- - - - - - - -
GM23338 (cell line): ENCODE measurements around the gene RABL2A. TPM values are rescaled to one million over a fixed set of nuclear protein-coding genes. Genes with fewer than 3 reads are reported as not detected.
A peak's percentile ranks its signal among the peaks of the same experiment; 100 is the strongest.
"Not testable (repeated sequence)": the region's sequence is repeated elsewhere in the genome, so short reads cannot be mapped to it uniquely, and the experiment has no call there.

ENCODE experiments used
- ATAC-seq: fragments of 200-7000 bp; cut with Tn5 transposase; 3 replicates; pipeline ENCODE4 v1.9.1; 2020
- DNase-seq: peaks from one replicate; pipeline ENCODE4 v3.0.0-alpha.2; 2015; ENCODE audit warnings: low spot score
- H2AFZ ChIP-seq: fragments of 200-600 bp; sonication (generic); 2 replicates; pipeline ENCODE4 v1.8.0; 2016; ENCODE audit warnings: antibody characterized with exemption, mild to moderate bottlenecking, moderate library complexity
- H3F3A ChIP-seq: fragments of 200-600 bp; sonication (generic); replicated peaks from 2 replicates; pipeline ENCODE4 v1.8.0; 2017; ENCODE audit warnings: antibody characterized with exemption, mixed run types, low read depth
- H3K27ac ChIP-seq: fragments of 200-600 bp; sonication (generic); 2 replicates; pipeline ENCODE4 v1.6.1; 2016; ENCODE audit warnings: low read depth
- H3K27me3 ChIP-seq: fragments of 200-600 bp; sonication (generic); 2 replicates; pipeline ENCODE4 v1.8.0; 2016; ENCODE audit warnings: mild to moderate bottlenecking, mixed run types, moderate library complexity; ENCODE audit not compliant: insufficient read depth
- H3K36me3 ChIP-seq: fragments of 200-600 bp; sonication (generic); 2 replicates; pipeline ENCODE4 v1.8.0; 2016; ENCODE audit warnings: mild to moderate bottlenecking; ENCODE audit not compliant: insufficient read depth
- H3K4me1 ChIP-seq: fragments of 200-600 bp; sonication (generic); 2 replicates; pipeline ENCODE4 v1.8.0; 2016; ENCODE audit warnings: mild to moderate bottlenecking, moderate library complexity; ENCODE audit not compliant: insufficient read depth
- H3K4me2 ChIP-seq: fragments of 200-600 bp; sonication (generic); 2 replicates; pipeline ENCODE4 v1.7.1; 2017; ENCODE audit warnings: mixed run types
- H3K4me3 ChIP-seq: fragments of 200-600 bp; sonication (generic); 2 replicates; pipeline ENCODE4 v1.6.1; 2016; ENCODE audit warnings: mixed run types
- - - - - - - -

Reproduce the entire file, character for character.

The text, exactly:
GM23338 (cell line): ENCODE measurements around the gene RABL2A. TPM values are rescaled to one million over a fixed set of nuclear protein-coding genes. Genes with fewer than 3 reads are reported as not detected.
A peak's percentile ranks its signal among the peaks of the same experiment; 100 is the strongest.
"Not testable (repeated sequence)": the region's sequence is repeated elsewhere in the genome, so short reads cannot be mapped to it uniquely, and the experiment has no call there.

ENCODE experiments used
- ATAC-seq: fragments of 200-7000 bp; cut with Tn5 transposase; 3 replicates; pipeline ENCODE4 v1.9.1; 2020
- DNase-seq: peaks from one replicate; pipeline ENCODE4 v3.0.0-alpha.2; 2015; ENCODE audit warnings: low spot score
- H2AFZ ChIP-seq: fragments of 200-600 bp; sonication (generic); 2 replicates; pipeline ENCODE4 v1.8.0; 2016; ENCODE audit warnings: antibody characterized with exemption, mild to moderate bottlenecking, moderate library complexity
- H3F3A ChIP-seq: fragments of 200-600 bp; sonication (generic); replicated peaks from 2 replicates; pipeline ENCODE4 v1.8.0; 2017; ENCODE audit warnings: antibody characterized with exemption, mixed run types, low read depth
- H3K27ac ChIP-seq: fragments of 200-600 bp; sonication (generic); 2 replicates; pipeline ENCODE4 v1.6.1; 2016; ENCODE audit warnings: low read depth
- H3K27me3 ChIP-seq: fragments of 200-600 bp; sonication (generic); 2 replicates; pipeline ENCODE4 v1.8.0; 2016; ENCODE audit warnings: mild to moderate bottlenecking, mixed run types, moderate library complexity; ENCODE audit not compliant: insufficient read depth
- H3K36me3 ChIP-seq: fragments of 200-600 bp; sonication (generic); 2 replicates; pipeline ENCODE4 v1.8.0; 2016; ENCODE audit warnings: mild to moderate bottlenecking; ENCODE audit not compliant: insufficient read depth
- H3K4me1 ChIP-seq: fragments of 200-600 bp; sonication (generic); 2 replicates; pipeline ENCODE4 v1.8.0; 2016; ENCODE audit warnings: mild to moderate bottlenecking, moderate library complexity; ENCODE audit not compliant: insufficient read depth
- H3K4me2 ChIP-seq: fragments of 200-600 bp; sonication (generic); 2 replicates; pipeline ENCODE4 v1.7.1; 2017; ENCODE audit warnings: mixed run types
- H3K4me3 ChIP-seq: fragments of 200-600 bp; sonication (generic); 2 replicates; pipeline ENCODE4 v1.6.1; 2016; ENCODE audit warnings: mixed run types